While some of the drinks and foods that cause your teeth to turn yellow are unhealthy anyway and worth avoiding, one or two of these are otherwise good for you and following this list is a couple of surprisingly simple things you can do to minimize the damage these foods and drinks do to your teeth without giving them up.
black tea causes yellow teeth
Black tea is full of tannins that promote teeth staining and it is considered one of the most problematic drinks for teeth discoloration.
It’s particularly bad if you have it with other staining foods and drinks (anything you’d have trouble washing out of a white shirt counts) as these tannins tend to increased the way other heavily colored compounds adhere to the dental enamel surface.
Green tea is considered much less likely to cause problems and healthier as well, so making the switch to it could be a good thing to do for your future smile.
Cola, Soda and Sports Drinks
The phosphoric and citric acids in colas and many other sodas, along with their massive amounts of acidic sugar, all wear down tooth enamel.While cola, with its ammonia based caramel coloring and significant acid levels is worse, even lightly colored sodas are acidic enough to damage the enamel of your teeth.Sugary Sweets
Hard candies and brightly colored sweets that you chew are a big problem for teeth staining, not just because of their high sugar content, but also because of the length of time they stay in your mouth.
The longer it is the more damage they can do to your teeth’s defenses and the general rule with these sweets, and any other foods and drinks on this list, is if it can stain your tongue, it’ll probably be slowly staining your teeth.
Red and White Wine
red and white wine cause yellow teeth
Red wine is well known teeth stainer due to its deeply colored polyphenols and tannins. White wine is also a problem as its tannins and acidic nature primes your tooth enamel for staining from any other of the foods and drinks on this list if you have them around the same time.
Don't think that by drinking white wine you can avoid problems as it is just as bad, if not worse.
Curry and Other Sauces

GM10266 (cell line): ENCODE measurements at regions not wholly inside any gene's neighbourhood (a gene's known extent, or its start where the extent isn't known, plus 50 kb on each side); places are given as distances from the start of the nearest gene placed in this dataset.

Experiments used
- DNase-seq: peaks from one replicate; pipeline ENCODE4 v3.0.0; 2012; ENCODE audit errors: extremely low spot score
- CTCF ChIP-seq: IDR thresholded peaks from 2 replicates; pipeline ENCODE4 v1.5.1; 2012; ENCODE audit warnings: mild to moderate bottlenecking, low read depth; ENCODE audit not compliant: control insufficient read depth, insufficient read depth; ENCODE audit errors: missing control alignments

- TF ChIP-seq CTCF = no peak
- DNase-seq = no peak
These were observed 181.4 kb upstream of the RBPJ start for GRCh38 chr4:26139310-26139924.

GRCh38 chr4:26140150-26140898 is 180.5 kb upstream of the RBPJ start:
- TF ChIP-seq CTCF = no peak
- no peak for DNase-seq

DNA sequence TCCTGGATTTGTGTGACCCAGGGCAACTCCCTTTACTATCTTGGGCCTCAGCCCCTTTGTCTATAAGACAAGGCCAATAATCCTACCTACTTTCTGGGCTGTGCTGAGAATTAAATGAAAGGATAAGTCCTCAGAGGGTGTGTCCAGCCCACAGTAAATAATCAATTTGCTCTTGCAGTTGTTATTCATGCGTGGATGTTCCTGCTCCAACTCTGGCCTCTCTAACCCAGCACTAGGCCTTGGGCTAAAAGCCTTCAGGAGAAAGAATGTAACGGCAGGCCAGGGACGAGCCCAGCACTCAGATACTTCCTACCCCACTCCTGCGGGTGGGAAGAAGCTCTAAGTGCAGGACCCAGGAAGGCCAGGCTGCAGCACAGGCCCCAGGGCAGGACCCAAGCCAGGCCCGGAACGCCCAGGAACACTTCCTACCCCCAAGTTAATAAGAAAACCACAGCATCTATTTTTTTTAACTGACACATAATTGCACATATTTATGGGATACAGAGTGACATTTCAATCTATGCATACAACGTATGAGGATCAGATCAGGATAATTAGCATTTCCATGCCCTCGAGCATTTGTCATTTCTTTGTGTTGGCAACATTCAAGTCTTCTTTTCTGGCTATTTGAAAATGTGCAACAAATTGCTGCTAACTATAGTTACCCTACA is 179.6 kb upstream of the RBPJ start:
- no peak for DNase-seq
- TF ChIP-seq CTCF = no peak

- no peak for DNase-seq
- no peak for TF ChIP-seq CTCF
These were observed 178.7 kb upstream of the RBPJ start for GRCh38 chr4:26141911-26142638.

curry causes yellow teeth
Brightly colored sauces like curries, sweet chili and tomato sauce can attach to porous dental enamel so you probably don’t want to leave them sitting on your teeth for too long.
Interestingly, having a starter of salad greens or steamed vegetables like broccoli or cauliflower has been shown to create a protective layer over your tooth enamel to lessen the chance of them staining. So eat your greens, especially at the start of your meal. They’re really good for you and your teeth.
Table condiments like soy sauce, balsamic vinegar and ketchup are believed to contribute to teeth staining and you’d definitely want to follow the simple suggestions coming up ahead after using any of these.
While not quite on a par with cola or bizarrely colored sports drinks, commercial fruit juices are actually much more acidic than most people realize and particularly the brightly colored ones are a problem if you want to keep your teeth white.
Freshly made juices aren’t processed in the same way so aren’t as much of a problem acid wise, but you still don’t really want them lingering on your teeth for a long time.
Brightly Colored Fruits and Vegetables
While very healthy for you, some fruits, berries and vegetables like pomegranates, blueberries and beet are loaded with strongly colored compounds such as polyphenols. These substances are very beneficial inside our bodies, but not so much on our teeth.
Rather than avoiding the most healthy category on our list, let’s have a look at 2 ways you can minimize the staining potential of any of these foods and drinks.
2 Simple Ways to Prevent Yellow Teeth
You might be tempted, after reading about how staining and acidic to your teeth some of your favorite foods and drinks can be, to reach for your toothbrush straight after eating them. That would be a mistake.
Dental enamel actually becomes softer after eating one of these foods or drinking one of these drinks for at least half an hour afterwards. Brushing during this time may actually make things worse by wearing away the weakened enamel. Fortunately it should harden again within the hour so you can brush your teeth with a soft bristled toothbrush then if you like.
A better way is to remember to do 2 simple things after eating or drinking any of the suspects on the list above.
The first is to have a big sip of water after you’ve finished your meal or drink and swirl it around your mouth to clear away any acids or staining compounds. Just remembering this alone can make a big difference to how white your teeth stay.
The second is to actively try and get more saliva into your mouth after eating and let it move over your teeth. It’s easy to do after a sip of water and saliva is your mouth’s natural defense against enamel erosion, staining and cavities.
You’ve probably heard of chewing sugar-free gum after a meal for the same reason, but it isn’t needed (most sugar-free gum contains potentially dangerous aspartame so it’s best avoided). As long as you swirled water around first, you should be easily able to build up a little extra saliva and do the same again with it.
Before long this will become a habit that will keep your teeth strong, white and protected, even if you eat and drink some of the things on the list fairly often.